Mayor Mike Bloomberg took a crack at rebuilding his flagging popularity today in a State of the City speech that made war on Albany. It was a new day. New, new, new.
Disagreeable memories of botched snow removal and mounds of uncollected of trash produced by the recent blizzard were banished to Bloomberg's rear-view mirror in a 45-minute address at a theater on Staten Island.
Also receding into the horizon: the era of good feeling with the city's unions, during which small-minded critics claimed the mayor was buying at least tacit support for his third-term bid with generous contracts.
"I will not sign a contract with salary increases unless they are accompanied by reforms in benefit packages," the mayor vowed.
Bloomberg has never been a riveting public speaker and this was no exception. The closest thing he came to combining eloquence with emotion was an appeal for an old favorite: gun control. ("As long as we allow dangerous and deranged people to buy guns the promise of a more perfect union will remain empty for the thousands of Americans murdered with guns every year.")
But of course that's a federal issue that he has no control over whatsoever. The union contracts are a different matter. Nobody could argue that his vow to crack down wasn't overdue. The unionized workers aren't, as a rule, taking home huge paychecks. But the city is getting killed on the cost of benefits for retirees - the pension system that now costs us $7 billion a year.
Unlike most private workers, the city employees get fixed pension benefits. They aren't huge in most cases, but they're swollen by the cost of early retirements. Many city workers, especially in the uniformed services, retire when they're in their 50s or even 40s. And until they reach the age when they qualify for Medicare, all their health care is on us.
"The public has come to realize that the party's over, and that means the good times are over not only for them, but for public employees too," said NYU's Mitch Moss.
It's hard enough for a city government - even one run by a term-limited billionaire and an extremely weak council - to take on this issue, which is freighted with both political problems and the emotional challenge of taking on police, teachers and firefighters.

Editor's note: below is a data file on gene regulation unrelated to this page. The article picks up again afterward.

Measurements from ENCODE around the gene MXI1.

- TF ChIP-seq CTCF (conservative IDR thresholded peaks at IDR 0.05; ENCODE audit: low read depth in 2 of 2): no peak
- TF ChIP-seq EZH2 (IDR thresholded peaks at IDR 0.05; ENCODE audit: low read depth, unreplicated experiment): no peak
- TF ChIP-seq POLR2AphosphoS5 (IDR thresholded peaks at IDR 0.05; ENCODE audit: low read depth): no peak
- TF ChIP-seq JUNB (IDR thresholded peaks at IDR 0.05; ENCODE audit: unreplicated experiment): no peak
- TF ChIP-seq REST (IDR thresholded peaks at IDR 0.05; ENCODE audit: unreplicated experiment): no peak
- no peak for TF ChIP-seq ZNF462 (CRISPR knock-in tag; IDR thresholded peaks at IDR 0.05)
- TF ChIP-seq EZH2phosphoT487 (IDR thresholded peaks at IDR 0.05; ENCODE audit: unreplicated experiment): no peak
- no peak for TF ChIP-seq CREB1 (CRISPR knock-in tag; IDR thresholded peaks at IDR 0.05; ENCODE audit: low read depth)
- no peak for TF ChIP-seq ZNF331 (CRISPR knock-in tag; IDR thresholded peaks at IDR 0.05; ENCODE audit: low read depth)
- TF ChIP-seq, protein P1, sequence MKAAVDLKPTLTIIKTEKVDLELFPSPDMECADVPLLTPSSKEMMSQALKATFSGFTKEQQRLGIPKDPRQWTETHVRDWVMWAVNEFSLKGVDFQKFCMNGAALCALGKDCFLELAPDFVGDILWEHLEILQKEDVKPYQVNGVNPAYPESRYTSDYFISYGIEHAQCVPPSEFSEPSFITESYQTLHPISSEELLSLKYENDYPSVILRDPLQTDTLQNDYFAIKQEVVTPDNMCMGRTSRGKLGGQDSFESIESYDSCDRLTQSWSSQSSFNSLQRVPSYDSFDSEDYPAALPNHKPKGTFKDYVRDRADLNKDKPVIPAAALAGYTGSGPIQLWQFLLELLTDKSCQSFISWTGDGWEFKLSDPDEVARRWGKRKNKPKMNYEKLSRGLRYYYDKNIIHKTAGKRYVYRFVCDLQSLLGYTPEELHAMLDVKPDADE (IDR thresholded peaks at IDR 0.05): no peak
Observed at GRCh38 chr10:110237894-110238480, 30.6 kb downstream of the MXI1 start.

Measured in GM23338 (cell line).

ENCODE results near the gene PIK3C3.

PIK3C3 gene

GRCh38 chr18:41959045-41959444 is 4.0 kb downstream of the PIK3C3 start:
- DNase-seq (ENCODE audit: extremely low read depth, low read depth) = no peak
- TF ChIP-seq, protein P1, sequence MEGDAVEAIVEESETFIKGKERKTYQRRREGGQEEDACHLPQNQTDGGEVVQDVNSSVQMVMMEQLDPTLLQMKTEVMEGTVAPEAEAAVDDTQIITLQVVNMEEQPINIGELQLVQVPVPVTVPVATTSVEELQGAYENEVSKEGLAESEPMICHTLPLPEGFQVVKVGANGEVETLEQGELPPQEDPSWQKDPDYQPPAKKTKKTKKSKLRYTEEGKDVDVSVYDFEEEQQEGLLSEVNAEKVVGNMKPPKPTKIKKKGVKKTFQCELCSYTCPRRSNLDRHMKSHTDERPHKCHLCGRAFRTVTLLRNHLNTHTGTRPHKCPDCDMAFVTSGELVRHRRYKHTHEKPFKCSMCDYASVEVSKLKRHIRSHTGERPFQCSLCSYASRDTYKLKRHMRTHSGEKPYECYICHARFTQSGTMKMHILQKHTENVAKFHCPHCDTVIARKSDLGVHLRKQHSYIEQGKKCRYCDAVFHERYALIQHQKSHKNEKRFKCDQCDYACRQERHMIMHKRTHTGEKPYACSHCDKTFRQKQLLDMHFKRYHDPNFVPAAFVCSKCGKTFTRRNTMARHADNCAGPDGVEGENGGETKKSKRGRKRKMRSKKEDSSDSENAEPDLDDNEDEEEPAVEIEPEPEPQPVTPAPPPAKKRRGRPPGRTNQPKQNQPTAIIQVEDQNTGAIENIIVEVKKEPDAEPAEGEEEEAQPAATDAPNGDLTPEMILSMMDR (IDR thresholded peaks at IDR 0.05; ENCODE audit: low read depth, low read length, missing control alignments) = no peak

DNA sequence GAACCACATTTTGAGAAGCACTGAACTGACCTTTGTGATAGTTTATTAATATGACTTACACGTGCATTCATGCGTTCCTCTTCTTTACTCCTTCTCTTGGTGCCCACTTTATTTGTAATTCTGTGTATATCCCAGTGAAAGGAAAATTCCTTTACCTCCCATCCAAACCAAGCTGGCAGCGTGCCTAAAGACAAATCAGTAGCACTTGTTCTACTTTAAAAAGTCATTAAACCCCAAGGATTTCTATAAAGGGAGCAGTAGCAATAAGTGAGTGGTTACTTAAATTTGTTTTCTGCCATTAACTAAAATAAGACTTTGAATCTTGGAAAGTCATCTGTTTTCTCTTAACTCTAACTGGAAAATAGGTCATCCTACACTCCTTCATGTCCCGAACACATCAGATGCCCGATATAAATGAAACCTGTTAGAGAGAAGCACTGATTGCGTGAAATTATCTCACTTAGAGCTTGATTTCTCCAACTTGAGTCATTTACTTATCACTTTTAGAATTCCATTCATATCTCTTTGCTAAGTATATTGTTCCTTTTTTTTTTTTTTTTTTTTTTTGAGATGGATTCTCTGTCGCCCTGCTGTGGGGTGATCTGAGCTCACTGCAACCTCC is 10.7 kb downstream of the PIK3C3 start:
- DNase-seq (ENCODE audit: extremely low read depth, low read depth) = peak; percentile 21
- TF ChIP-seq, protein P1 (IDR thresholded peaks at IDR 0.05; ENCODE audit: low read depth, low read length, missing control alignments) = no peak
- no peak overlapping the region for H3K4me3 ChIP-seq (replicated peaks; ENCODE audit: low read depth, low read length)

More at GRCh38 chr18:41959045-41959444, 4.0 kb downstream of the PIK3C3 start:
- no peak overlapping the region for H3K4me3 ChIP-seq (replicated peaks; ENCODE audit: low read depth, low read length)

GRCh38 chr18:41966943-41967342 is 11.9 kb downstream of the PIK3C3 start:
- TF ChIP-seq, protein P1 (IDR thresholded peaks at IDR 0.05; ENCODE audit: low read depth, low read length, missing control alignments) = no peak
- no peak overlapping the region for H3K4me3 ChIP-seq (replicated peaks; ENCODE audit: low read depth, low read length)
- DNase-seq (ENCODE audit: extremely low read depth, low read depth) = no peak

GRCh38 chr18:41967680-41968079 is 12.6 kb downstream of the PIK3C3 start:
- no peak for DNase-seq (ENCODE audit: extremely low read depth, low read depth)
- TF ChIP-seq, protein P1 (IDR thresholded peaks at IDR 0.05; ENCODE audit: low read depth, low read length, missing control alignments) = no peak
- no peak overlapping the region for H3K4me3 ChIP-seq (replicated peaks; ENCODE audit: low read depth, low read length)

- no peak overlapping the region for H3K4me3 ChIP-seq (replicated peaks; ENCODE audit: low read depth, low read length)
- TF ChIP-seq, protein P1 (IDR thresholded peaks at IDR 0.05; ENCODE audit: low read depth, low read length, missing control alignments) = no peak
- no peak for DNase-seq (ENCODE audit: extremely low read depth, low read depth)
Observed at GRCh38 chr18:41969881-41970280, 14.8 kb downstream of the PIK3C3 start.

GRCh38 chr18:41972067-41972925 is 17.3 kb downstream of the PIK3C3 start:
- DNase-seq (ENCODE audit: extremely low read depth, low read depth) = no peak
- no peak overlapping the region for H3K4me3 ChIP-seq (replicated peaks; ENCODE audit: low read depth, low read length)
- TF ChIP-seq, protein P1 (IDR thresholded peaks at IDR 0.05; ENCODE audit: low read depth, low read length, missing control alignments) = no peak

But what makes it impossible is that the state legislature's involved, too.
"Let us manage ourselves," Bloomberg called out to Albany. This is obviously sensible. Getting the state legislature out of anything is invariably a good idea and nowhere more than in municipal pensions.
Every New York mayor has begged the state legislature to get its greasy hands out of one thing or another, almost always to no avail. But this does seem to be a promising moment.
Bloomberg's challenge to the unions, coupled with a pledge to hold the line on taxes and cut spending, closely tracked the neo-Republican rhetoric of the state's new governor, Democrat Andrew Cuomo. In tough economic times, it's an approach that has resonated with voters.
"Bloomberg has formed a kind of tag team with Cuomo," NYU's Moss said. "Andrew has been saying we have to change things, and Bloomberg is now saying what needs to be changed."
The mayor's speech was also sprinkled with small initiatives. Unhappiness with unplowed streets was strongest in the outer boroughs, and Bloomberg offered a consolation prize of sorts in the form a plan to allow some cabs to pick up street fares in outer boroughs.
"Whether you're standing on 42nd Street in Manhattan, 42nd Street in Sunset Park, Brooklyn, or 42nd Street in Sunnyside, Queens, you ought to be able to hail a cab," the mayor said to applause.
So say we all.